Armageddon is a word that is typically associated and used to refer to the end of the world. However, in this case, Armageddon is not an event but rather a place; more specifically, a place in Northern Israel known by its more modern name Tel Megiddo. The UNESCO World Heritage site is believed to have witnessed more battles than anywhere else in the world, and dominated the crossroads of ancient trade and military routes which link Egypt with Mesopotamia.
The ambitious, new work from Nick Crowe and Ian Rawlinson is their largest production to-date and aims to engage with the sites’ phenomenal heritage while elaborating on historical confusion between both place and event.
‘Song for Armageddon’ was made in collaboration with Israeli composer, Ophir Ilzetzki and shot on location. Over one night, a group of workers worked tirelessly to wipe down over a thousand chairs to create a large auditorium for an unknown audience, awaiting the sunrise. The film loops every 17 minutes and features a haunting performance by singer Faye Shapiro, allowing the audience to think, and contemplate, but more importantly, reflect.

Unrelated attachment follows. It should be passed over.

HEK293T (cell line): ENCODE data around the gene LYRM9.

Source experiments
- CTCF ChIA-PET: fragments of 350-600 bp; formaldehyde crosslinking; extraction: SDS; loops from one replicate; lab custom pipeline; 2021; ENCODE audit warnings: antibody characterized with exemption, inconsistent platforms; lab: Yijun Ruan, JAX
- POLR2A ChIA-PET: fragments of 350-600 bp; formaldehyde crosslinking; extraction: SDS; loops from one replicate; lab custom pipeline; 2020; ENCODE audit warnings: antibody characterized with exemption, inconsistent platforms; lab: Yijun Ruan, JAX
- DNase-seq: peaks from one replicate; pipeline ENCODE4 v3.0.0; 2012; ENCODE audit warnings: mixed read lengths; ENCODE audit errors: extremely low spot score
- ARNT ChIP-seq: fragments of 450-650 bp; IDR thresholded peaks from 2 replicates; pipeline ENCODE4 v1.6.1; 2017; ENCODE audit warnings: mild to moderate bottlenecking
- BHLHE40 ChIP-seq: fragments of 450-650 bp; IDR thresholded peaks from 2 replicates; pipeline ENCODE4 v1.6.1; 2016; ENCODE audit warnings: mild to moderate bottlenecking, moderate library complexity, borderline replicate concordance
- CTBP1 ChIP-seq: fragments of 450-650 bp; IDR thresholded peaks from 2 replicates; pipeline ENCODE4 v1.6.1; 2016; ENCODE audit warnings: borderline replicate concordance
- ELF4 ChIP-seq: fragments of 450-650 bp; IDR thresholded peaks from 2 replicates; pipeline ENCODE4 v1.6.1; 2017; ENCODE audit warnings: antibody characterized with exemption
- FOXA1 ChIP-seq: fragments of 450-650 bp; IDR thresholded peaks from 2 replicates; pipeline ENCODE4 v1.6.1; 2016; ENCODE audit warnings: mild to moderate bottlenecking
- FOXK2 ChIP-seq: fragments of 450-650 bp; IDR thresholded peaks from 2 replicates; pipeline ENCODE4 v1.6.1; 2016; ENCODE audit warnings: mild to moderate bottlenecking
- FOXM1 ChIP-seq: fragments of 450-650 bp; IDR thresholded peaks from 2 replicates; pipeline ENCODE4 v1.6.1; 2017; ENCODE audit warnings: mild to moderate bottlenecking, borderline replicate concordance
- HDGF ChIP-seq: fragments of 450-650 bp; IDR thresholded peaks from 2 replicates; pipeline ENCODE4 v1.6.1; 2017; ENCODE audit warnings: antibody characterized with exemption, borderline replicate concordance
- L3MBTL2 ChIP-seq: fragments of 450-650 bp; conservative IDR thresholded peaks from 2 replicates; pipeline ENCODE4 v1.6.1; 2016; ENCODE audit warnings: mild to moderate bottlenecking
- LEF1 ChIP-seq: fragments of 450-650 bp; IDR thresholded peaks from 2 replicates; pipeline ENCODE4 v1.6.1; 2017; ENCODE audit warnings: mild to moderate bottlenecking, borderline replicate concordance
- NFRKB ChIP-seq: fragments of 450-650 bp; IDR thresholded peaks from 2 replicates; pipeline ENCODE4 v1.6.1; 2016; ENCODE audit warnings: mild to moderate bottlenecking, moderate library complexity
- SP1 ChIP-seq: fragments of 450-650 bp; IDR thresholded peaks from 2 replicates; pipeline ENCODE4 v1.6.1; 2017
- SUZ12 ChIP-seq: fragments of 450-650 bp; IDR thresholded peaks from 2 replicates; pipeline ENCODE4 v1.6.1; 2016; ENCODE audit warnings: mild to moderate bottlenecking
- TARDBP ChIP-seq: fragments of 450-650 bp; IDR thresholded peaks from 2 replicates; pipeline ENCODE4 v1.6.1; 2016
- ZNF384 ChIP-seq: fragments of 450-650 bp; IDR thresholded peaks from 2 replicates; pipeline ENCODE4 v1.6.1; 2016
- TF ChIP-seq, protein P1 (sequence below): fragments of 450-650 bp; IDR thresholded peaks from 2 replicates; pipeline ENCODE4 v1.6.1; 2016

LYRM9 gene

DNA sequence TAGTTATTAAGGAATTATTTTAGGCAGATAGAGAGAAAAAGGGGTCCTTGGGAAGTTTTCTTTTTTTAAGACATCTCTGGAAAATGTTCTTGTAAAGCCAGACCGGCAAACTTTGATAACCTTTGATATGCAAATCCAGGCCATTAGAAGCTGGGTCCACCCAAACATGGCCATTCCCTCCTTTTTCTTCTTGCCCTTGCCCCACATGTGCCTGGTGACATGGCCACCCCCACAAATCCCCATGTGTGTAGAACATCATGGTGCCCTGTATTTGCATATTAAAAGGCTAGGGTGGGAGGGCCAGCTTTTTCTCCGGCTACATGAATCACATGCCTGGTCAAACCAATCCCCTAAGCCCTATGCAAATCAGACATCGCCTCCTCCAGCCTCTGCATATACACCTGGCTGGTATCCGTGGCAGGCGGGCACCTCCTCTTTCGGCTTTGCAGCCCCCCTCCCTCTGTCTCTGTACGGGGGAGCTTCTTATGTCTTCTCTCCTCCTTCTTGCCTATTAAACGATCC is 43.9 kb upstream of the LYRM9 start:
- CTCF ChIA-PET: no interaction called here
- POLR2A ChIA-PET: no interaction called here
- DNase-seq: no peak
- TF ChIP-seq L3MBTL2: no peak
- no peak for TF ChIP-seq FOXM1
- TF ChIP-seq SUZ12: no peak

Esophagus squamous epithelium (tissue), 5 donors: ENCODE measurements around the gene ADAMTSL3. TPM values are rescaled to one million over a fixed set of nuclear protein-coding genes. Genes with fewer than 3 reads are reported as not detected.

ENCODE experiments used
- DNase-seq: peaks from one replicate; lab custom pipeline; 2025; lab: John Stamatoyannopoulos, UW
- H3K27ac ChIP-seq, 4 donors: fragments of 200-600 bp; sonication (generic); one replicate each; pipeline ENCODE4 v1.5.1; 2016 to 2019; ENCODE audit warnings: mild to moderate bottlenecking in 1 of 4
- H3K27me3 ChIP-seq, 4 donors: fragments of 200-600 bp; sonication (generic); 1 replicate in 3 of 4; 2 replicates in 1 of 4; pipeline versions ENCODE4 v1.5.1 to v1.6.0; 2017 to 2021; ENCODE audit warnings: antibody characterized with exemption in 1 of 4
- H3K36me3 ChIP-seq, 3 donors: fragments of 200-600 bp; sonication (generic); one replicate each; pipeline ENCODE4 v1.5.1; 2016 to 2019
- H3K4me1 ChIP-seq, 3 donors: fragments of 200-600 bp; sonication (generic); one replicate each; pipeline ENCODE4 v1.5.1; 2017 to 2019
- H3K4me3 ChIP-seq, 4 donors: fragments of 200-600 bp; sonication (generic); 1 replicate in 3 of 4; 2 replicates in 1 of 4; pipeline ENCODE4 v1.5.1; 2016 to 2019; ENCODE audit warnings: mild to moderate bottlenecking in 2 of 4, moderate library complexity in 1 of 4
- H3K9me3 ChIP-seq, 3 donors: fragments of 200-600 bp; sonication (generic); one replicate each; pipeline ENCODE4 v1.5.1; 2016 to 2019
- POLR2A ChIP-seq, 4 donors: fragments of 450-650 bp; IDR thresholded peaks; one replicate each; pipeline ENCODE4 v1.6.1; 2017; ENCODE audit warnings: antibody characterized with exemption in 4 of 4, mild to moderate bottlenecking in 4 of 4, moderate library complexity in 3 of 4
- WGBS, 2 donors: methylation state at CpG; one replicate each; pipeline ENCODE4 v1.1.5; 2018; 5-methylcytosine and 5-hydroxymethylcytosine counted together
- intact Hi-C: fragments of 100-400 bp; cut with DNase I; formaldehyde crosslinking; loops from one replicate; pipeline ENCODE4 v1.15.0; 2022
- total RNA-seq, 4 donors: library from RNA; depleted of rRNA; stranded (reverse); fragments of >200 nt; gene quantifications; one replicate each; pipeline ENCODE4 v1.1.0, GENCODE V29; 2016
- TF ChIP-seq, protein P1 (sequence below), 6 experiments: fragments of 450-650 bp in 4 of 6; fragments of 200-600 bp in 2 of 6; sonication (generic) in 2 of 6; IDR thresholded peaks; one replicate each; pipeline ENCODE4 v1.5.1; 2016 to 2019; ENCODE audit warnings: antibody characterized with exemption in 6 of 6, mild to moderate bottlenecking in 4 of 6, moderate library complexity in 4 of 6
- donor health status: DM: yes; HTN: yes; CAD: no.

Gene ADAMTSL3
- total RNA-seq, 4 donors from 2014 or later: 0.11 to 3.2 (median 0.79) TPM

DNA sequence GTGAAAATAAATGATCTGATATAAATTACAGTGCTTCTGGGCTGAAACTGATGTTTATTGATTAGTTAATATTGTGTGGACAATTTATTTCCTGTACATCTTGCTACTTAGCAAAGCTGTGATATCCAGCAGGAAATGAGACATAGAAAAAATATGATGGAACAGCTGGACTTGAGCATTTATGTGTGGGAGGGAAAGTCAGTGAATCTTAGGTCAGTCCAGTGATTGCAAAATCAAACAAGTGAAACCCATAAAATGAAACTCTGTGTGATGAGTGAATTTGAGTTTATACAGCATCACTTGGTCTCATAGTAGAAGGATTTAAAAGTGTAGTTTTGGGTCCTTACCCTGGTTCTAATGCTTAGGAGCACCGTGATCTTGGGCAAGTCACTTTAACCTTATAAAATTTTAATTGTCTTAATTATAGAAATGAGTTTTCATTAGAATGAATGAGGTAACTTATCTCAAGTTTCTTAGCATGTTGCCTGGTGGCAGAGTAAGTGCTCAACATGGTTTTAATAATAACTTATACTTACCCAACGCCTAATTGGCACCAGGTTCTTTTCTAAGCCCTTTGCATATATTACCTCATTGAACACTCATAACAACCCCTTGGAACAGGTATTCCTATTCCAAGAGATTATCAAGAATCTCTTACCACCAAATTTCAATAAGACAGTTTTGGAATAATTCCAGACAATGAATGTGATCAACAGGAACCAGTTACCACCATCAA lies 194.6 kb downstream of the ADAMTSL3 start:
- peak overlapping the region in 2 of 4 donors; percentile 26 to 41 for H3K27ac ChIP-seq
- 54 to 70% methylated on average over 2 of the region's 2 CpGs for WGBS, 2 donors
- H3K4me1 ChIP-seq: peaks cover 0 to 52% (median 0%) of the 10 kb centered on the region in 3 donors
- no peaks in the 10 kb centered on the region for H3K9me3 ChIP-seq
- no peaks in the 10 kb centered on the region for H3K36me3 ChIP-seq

Crowe and Rawlinson have worked together since 1994 and are fascinated in the ways in which power and authority present themselves. Their work often combines visual and acoustic allusions to topics such as faith, politics, national identity as well as the environment. The film is produced by Forma whose artistic director, Debbi Lander describes the two artists as being ‘visionaries at the intersection of art and conscience’.
‘Song for Armageddon’ will be featured at Baltic, Gateshead from 21st-24th September. For further information please head to balticmill.com.